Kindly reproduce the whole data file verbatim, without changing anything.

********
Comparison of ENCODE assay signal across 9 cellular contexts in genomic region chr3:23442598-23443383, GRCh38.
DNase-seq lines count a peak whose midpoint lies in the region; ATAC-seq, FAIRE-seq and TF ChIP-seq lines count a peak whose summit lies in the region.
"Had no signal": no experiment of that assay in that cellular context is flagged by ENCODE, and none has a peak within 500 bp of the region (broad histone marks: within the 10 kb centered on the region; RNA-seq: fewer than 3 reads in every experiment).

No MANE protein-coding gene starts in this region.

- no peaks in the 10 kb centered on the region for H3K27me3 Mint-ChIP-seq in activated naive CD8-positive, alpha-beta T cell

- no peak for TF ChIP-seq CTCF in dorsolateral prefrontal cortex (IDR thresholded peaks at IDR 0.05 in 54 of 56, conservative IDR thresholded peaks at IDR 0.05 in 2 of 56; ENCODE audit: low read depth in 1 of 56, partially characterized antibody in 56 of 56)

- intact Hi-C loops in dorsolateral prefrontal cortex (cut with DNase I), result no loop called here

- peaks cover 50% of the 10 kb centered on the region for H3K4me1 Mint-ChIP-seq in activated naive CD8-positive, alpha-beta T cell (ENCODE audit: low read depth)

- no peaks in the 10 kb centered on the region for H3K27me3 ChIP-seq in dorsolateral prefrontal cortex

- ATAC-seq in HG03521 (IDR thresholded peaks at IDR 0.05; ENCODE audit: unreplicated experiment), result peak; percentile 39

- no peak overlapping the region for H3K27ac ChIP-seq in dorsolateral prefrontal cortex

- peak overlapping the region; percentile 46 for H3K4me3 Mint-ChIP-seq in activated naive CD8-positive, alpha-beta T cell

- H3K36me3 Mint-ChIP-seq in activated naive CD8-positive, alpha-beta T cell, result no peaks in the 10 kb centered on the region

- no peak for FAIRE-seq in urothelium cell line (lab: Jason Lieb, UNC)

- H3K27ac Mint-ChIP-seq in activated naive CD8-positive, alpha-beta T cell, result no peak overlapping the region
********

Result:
Comparison of ENCODE assay signal across 9 cellular contexts in genomic region chr3:23442598-23443383, GRCh38.
DNase-seq lines count a peak whose midpoint lies in the region; ATAC-seq, FAIRE-seq and TF ChIP-seq lines count a peak whose summit lies in the region.
"Had no signal": no experiment of that assay in that cellular context is flagged by ENCODE, and none has a peak within 500 bp of the region (broad histone marks: within the 10 kb centered on the region; RNA-seq: fewer than 3 reads in every experiment).

No MANE protein-coding gene starts in this region.

- no peaks in the 10 kb centered on the region for H3K27me3 Mint-ChIP-seq in activated naive CD8-positive, alpha-beta T cell

- no peak for TF ChIP-seq CTCF in dorsolateral prefrontal cortex (IDR thresholded peaks at IDR 0.05 in 54 of 56, conservative IDR thresholded peaks at IDR 0.05 in 2 of 56; ENCODE audit: low read depth in 1 of 56, partially characterized antibody in 56 of 56)

- intact Hi-C loops in dorsolateral prefrontal cortex (cut with DNase I), result no loop called here

- peaks cover 50% of the 10 kb centered on the region for H3K4me1 Mint-ChIP-seq in activated naive CD8-positive, alpha-beta T cell (ENCODE audit: low read depth)

- no peaks in the 10 kb centered on the region for H3K27me3 ChIP-seq in dorsolateral prefrontal cortex

- ATAC-seq in HG03521 (IDR thresholded peaks at IDR 0.05; ENCODE audit: unreplicated experiment), result peak; percentile 39

- no peak overlapping the region for H3K27ac ChIP-seq in dorsolateral prefrontal cortex

- peak overlapping the region; percentile 46 for H3K4me3 Mint-ChIP-seq in activated naive CD8-positive, alpha-beta T cell

- H3K36me3 Mint-ChIP-seq in activated naive CD8-positive, alpha-beta T cell, result no peaks in the 10 kb centered on the region

- no peak for FAIRE-seq in urothelium cell line (lab: Jason Lieb, UNC)

- H3K27ac Mint-ChIP-seq in activated naive CD8-positive, alpha-beta T cell, result no peak overlapping the region